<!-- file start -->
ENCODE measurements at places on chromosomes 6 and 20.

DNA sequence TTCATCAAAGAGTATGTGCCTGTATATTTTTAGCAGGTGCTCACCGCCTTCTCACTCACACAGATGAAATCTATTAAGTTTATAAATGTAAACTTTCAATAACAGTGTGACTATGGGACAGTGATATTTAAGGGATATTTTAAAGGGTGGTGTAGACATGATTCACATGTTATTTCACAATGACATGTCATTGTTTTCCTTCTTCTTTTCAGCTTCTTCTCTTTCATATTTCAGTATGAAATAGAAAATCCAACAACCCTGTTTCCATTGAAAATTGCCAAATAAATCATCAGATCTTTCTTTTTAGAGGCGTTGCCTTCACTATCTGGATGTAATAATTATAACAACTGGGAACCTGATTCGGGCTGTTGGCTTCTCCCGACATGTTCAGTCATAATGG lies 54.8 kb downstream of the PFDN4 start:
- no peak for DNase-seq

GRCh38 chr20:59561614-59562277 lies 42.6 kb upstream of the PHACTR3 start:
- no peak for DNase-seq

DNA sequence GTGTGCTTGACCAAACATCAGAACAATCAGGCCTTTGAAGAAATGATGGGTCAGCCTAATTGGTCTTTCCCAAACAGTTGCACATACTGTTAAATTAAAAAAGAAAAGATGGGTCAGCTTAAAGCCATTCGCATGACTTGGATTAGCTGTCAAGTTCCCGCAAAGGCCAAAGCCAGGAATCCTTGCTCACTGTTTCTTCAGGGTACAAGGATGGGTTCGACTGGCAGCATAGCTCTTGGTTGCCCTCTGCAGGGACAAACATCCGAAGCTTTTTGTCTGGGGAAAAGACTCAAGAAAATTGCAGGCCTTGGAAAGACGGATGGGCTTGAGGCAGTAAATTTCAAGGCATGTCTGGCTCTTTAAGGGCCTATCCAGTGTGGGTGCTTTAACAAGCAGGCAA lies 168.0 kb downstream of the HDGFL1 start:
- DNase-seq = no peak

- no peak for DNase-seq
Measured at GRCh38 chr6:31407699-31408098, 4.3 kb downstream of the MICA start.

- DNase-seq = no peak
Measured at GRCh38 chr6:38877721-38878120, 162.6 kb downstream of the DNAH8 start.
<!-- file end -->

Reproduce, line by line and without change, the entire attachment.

ENCODE measurements at places on chromosomes 6 and 20.

DNA sequence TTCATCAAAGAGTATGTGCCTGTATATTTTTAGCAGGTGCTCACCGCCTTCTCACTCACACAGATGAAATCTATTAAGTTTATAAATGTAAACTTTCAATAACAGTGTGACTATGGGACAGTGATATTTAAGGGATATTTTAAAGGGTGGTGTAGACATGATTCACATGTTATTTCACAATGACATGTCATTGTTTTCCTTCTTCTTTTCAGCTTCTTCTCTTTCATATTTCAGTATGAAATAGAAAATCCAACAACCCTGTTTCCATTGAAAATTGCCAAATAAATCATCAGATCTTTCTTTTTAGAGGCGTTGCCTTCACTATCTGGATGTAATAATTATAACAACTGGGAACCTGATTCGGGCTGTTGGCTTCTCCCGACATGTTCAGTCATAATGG lies 54.8 kb downstream of the PFDN4 start:
- no peak for DNase-seq

GRCh38 chr20:59561614-59562277 lies 42.6 kb upstream of the PHACTR3 start:
- no peak for DNase-seq

DNA sequence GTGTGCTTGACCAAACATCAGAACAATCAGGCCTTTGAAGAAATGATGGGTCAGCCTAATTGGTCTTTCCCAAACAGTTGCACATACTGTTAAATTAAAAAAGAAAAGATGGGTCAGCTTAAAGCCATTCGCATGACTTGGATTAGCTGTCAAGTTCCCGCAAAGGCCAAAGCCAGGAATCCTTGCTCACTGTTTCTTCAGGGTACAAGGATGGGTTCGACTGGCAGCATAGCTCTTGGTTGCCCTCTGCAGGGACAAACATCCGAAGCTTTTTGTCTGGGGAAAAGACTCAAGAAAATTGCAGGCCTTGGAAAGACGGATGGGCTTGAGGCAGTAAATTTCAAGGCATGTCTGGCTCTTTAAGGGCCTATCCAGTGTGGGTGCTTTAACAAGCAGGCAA lies 168.0 kb downstream of the HDGFL1 start:
- DNase-seq = no peak

- no peak for DNase-seq
Measured at GRCh38 chr6:31407699-31408098, 4.3 kb downstream of the MICA start.

- DNase-seq = no peak
Measured at GRCh38 chr6:38877721-38878120, 162.6 kb downstream of the DNAH8 start.